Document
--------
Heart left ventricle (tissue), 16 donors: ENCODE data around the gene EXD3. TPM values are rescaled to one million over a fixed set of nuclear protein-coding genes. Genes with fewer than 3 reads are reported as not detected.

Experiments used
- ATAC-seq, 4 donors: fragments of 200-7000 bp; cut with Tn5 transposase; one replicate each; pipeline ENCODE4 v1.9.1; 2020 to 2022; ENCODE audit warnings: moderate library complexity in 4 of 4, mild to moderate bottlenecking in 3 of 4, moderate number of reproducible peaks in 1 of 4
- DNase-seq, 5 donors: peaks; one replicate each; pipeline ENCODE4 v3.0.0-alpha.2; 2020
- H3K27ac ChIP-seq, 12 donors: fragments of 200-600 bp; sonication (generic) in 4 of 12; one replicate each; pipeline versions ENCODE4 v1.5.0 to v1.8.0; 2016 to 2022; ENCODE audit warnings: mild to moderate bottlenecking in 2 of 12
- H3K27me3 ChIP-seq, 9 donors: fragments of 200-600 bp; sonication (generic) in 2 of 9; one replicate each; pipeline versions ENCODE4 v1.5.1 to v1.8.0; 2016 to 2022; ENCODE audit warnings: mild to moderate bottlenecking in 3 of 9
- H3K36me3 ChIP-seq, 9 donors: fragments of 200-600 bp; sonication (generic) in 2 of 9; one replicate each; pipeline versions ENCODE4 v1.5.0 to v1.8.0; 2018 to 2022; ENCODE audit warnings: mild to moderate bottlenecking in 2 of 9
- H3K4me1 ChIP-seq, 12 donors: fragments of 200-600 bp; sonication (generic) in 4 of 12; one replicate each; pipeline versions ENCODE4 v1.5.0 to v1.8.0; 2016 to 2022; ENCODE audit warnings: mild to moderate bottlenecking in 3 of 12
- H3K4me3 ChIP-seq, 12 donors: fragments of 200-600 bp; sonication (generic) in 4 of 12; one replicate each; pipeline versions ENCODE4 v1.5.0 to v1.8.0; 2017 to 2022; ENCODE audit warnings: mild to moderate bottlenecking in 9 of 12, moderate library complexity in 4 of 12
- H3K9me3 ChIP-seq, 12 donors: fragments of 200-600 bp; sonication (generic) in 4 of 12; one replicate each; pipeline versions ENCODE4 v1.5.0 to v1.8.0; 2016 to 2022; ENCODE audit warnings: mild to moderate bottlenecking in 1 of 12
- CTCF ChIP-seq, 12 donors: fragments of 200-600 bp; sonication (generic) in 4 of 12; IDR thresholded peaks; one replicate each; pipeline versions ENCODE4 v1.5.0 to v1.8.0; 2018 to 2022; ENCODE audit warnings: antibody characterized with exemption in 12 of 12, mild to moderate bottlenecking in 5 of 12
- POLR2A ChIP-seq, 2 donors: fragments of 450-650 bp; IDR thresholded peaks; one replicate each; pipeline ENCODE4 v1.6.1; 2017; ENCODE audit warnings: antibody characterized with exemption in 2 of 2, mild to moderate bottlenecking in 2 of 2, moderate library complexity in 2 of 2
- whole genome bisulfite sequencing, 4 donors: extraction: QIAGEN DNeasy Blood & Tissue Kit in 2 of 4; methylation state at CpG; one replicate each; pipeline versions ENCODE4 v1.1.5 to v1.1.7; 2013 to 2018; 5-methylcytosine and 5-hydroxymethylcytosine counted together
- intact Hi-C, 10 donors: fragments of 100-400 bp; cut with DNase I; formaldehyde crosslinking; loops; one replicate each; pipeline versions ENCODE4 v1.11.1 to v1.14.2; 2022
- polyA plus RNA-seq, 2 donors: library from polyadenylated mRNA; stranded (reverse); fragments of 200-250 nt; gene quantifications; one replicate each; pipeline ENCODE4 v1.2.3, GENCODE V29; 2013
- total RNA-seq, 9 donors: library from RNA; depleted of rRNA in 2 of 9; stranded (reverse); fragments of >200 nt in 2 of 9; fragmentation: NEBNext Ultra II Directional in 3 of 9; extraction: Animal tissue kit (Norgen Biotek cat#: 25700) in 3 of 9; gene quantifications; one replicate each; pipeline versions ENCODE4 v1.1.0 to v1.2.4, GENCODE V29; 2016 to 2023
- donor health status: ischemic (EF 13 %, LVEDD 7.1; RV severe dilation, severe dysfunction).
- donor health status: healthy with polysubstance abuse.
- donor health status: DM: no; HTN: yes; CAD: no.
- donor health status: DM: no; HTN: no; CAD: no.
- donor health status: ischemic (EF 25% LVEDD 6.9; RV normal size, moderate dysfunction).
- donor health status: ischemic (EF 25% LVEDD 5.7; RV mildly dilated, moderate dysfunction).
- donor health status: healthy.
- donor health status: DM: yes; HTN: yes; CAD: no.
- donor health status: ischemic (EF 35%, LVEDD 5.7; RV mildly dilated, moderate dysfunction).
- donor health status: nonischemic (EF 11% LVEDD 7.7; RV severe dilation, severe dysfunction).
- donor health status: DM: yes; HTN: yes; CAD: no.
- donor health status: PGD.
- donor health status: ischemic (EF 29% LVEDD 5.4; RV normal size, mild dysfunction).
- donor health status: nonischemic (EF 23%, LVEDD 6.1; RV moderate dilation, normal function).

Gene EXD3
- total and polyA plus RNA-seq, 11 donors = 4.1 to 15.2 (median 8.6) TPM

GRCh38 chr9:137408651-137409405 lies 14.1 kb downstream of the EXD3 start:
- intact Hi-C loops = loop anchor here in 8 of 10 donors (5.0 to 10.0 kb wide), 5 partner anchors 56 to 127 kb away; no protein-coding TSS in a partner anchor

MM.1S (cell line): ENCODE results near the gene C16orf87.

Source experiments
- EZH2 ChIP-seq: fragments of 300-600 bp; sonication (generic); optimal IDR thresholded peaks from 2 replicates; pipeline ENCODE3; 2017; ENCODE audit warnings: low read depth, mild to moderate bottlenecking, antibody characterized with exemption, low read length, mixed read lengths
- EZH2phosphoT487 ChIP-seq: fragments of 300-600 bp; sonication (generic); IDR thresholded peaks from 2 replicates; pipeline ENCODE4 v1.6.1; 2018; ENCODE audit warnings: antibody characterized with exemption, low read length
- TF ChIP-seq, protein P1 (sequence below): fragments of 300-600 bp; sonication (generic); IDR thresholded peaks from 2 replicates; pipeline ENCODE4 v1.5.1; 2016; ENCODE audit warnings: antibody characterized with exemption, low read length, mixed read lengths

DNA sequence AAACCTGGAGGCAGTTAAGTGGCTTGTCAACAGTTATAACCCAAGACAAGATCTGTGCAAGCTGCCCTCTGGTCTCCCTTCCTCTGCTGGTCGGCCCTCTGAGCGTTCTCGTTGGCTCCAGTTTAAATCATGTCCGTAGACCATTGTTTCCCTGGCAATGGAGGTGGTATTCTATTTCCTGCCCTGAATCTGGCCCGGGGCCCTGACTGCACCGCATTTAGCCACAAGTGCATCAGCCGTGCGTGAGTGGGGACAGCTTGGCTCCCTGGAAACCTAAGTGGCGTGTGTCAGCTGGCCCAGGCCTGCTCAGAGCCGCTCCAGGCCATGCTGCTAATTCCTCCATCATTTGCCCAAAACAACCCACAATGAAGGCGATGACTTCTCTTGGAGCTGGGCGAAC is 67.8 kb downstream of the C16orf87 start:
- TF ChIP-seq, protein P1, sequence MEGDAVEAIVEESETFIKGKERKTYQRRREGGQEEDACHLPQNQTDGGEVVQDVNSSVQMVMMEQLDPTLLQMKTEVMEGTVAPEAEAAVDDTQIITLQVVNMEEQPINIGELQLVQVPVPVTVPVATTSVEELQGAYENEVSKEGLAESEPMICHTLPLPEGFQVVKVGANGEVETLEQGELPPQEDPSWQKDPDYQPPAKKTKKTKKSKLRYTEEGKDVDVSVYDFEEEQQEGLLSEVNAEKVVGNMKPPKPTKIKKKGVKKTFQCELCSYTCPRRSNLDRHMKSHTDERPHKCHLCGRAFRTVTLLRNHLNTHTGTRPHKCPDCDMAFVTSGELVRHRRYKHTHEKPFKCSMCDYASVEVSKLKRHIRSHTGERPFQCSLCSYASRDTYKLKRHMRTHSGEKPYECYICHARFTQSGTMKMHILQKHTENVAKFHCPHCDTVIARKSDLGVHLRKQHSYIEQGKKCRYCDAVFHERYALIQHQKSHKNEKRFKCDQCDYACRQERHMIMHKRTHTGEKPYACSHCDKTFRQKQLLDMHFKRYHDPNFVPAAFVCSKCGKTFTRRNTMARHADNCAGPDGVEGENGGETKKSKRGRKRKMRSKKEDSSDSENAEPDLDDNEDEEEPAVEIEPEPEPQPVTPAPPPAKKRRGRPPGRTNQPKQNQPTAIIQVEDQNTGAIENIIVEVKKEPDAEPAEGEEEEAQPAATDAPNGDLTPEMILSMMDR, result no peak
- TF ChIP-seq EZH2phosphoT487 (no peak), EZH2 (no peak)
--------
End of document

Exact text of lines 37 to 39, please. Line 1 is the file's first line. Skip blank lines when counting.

- EZH2 ChIP-seq: fragments of 300-600 bp; sonication (generic); optimal IDR thresholded peaks from 2 replicates; pipeline ENCODE3; 2017; ENCODE audit warnings: low read depth, mild to moderate bottlenecking, antibody characterized with exemption, low read length, mixed read lengths
- EZH2phosphoT487 ChIP-seq: fragments of 300-600 bp; sonication (generic); IDR thresholded peaks from 2 replicates; pipeline ENCODE4 v1.6.1; 2018; ENCODE audit warnings: antibody characterized with exemption, low read length
- TF ChIP-seq, protein P1 (sequence below): fragments of 300-600 bp; sonication (generic); IDR thresholded peaks from 2 replicates; pipeline ENCODE4 v1.5.1; 2016; ENCODE audit warnings: antibody characterized with exemption, low read length, mixed read lengths